Lt. Col. Christine Mau, 33rd Operations Group puts on her helmet before taking her first flight in the F-35A at Eglin Air Force Base, Florida. (U.S. Air Force photo by Staff Sgt. Marleah Robertson)

“I can turn my head and look left or right. There is an aiming cross on my helmet, an aiming symbology that tells me how to get there. The system will swivel over to the point on the ground I have designated,” Canterbury described.

The EOTs system is engineered to work in tandem with a technology called the Distributed Aperture System, or DAS, a collection of six cameras strategically mounted around the aircraft to give the pilot a 360-degree view.

“I can look through the airplane and see the ground below me. I can look directly below me without having to obscure my vision,” Canterbury said.

The DAS includes precision tracking, fire control capabilities and the ability to warn the pilot of an approaching threat or missile.

The F-35 is also engineered with an Active Electronically Scanned Array Radar which is able to track a host of electromagnetic signals, including returns from Synthetic Aperture Radar, or SAR. This paints a picture of the contours of the ground or surrounding terrain and, along with Ground Moving Target Indicator, or GMTI, locates something on-the-move on the ground and airborne objects or threats.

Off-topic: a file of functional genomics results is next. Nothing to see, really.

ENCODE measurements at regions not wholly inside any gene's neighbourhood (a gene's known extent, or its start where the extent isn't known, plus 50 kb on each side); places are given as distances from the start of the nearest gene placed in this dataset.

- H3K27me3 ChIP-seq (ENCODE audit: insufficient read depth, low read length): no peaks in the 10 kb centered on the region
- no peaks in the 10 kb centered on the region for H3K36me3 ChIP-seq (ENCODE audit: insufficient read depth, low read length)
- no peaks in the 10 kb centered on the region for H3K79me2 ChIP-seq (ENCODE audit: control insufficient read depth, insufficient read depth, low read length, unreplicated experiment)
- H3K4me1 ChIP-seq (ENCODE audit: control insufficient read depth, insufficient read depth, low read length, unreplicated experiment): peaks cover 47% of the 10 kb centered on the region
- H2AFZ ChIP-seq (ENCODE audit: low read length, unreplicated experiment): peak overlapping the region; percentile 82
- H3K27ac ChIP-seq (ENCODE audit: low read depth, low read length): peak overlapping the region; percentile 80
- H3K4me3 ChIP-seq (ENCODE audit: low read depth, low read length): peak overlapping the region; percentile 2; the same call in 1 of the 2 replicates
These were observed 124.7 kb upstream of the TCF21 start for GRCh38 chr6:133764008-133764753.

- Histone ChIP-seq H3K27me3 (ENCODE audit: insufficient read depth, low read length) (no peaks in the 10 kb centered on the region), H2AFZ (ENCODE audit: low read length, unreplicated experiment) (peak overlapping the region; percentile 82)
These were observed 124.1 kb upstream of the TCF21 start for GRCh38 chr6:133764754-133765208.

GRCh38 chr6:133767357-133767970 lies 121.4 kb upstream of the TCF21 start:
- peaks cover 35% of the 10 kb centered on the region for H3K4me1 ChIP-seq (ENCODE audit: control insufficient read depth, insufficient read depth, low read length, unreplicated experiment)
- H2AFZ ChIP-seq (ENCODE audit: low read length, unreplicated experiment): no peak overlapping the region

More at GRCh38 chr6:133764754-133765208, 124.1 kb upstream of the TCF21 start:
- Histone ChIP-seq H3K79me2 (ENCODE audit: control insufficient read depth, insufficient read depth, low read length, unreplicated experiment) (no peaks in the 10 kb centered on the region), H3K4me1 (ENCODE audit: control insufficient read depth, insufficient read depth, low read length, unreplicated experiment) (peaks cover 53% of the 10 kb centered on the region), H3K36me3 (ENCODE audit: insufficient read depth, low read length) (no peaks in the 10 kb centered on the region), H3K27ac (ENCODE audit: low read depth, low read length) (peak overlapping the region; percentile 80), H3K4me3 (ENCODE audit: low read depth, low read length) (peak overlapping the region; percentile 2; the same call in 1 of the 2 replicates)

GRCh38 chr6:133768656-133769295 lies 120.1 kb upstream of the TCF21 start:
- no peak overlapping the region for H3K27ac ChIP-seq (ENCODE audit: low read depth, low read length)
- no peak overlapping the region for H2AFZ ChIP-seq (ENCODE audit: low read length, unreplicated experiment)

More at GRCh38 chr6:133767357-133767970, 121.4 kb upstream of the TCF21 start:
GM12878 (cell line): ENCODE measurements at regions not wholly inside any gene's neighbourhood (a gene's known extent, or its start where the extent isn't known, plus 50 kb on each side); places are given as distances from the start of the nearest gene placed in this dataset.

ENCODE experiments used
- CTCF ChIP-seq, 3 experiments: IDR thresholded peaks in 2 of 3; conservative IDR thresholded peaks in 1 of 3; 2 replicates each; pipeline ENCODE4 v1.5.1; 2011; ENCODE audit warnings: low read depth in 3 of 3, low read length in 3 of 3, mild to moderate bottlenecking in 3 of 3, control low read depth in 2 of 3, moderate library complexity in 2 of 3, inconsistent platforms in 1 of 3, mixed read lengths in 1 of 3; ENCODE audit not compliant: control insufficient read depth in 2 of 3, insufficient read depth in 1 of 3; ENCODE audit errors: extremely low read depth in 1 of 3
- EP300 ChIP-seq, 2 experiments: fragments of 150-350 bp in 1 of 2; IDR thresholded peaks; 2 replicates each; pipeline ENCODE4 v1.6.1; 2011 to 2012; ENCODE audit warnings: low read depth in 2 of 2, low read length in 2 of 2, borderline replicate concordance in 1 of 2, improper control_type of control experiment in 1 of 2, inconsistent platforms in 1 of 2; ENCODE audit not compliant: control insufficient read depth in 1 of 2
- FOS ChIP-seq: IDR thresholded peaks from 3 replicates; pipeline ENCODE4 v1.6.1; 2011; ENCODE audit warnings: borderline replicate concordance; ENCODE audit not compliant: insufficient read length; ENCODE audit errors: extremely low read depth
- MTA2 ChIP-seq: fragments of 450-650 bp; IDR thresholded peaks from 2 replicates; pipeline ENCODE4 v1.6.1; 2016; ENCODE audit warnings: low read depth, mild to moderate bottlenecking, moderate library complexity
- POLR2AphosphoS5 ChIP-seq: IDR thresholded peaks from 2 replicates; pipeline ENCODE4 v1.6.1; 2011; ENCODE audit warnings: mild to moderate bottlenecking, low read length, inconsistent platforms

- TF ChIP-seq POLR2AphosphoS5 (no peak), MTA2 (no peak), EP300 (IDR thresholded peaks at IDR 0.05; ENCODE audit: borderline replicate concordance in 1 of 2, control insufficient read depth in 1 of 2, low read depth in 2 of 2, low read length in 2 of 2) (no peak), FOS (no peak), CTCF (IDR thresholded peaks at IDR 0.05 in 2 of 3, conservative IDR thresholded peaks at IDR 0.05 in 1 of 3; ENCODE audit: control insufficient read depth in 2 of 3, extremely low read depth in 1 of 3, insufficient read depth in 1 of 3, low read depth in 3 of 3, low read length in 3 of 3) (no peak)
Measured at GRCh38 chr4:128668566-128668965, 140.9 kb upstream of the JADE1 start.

Also read: This is why Trump’s announcement about 90 F-35s was a big deal

The F-35’s software packages are being developed in increments; the Marine Corps declared their Short-Take-off-and-Vertical-Landing F-35B with software increment or “drop” 2B.

Block 2B builds upon the enhanced simulated weapons, data link capabilities and early fused sensor integration of the earlier Block 2A software drop. Block 2B enables the JSF to provide basic close air support and fire an AMRAAM (Advanced Medium Range Air to Air Missile), JDADM (Joint Direct Attack Munition) or GBU 12 (laser-guided aerial bomb), JSF program officials have said.

The next increment, Blocks 3i will increase the combat capability even further and Block 3F will bring a vastly increased ability to suppress enemy air defenses.

The Air Force plans to reach operational status with software Block 3i this year. Full operational capability will come with Block 3F, service officials said.

Block 3F will increase the weapons delivery capacity of the JSF as well, giving it the ability to drop a Small Diameter Bomb, 500-pound JDAM and AIM 9X short-range air-to-air missile, Air Force officials said.

F-35A smiling for the camera. (Photo: Lockheed Martin)

Canterbury also talked about how Air Force engineers and experts were making progress building a computer library in the aircraft called the Mission Data Files.